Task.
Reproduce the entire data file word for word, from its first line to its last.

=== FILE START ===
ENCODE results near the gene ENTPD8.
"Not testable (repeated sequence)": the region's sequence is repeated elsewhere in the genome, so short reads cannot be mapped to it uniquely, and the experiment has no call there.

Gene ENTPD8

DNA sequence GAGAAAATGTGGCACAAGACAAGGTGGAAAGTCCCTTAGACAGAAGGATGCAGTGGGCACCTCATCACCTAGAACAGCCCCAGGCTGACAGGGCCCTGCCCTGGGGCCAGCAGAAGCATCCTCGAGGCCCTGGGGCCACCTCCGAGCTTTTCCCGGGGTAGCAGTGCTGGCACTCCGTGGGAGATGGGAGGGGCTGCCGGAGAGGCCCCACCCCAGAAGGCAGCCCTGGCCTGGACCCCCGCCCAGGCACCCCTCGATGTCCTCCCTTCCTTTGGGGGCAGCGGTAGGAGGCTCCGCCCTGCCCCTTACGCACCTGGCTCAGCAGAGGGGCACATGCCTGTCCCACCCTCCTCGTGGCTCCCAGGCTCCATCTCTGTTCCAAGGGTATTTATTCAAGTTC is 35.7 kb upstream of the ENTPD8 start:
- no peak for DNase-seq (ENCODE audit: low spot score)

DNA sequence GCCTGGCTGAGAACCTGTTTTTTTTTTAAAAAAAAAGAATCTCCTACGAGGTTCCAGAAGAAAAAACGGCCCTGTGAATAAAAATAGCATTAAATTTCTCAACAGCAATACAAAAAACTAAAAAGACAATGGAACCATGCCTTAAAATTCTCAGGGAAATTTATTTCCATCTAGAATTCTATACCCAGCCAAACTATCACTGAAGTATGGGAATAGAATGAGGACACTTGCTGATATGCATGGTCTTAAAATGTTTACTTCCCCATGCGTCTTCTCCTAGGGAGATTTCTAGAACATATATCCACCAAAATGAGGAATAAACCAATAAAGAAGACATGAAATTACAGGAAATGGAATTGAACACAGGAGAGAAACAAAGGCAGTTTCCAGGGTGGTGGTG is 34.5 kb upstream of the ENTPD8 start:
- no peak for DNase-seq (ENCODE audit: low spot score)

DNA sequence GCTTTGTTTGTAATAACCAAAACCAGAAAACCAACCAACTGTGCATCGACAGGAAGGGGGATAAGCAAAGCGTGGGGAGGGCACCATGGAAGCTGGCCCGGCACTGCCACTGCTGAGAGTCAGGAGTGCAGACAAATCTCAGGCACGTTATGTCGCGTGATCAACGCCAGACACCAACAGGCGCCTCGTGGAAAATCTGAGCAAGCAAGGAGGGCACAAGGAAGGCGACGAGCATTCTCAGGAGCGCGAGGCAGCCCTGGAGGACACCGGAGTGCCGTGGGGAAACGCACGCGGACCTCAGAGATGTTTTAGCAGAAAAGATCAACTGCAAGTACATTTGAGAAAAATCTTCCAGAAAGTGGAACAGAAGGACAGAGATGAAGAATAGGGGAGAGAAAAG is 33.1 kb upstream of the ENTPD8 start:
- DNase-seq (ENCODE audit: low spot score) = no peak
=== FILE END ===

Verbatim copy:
ENCODE results near the gene ENTPD8.
"Not testable (repeated sequence)": the region's sequence is repeated elsewhere in the genome, so short reads cannot be mapped to it uniquely, and the experiment has no call there.

Gene ENTPD8

DNA sequence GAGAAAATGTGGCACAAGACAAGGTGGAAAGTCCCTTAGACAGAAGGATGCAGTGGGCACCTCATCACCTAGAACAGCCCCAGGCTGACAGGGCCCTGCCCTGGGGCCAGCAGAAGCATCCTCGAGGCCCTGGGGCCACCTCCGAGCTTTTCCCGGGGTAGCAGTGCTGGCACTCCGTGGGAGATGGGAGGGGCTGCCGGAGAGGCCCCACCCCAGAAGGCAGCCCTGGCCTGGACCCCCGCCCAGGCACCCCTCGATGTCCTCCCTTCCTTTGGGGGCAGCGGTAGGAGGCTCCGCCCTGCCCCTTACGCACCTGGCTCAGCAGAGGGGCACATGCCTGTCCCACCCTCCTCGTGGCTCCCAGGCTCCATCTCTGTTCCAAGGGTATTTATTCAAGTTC is 35.7 kb upstream of the ENTPD8 start:
- no peak for DNase-seq (ENCODE audit: low spot score)

DNA sequence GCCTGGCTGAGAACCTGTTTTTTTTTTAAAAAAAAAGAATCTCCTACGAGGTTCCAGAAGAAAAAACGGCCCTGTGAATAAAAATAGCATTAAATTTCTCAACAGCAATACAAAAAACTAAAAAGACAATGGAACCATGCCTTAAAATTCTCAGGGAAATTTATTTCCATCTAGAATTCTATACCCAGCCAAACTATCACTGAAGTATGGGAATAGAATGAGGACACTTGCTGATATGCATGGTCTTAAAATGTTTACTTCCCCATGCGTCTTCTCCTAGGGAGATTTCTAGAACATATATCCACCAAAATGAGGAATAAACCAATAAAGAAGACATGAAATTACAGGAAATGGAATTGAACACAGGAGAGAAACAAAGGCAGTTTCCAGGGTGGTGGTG is 34.5 kb upstream of the ENTPD8 start:
- no peak for DNase-seq (ENCODE audit: low spot score)

DNA sequence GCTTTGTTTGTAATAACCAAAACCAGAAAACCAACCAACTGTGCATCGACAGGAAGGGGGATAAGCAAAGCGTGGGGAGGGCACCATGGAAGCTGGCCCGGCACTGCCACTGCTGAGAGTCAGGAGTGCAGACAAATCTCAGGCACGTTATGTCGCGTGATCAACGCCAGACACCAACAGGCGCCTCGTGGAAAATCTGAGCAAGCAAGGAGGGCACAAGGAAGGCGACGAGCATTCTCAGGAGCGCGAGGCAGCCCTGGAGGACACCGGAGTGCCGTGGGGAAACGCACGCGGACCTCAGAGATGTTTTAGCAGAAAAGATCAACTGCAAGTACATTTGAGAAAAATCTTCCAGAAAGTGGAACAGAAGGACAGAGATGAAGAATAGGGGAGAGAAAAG is 33.1 kb upstream of the ENTPD8 start:
- DNase-seq (ENCODE audit: low spot score) = no peak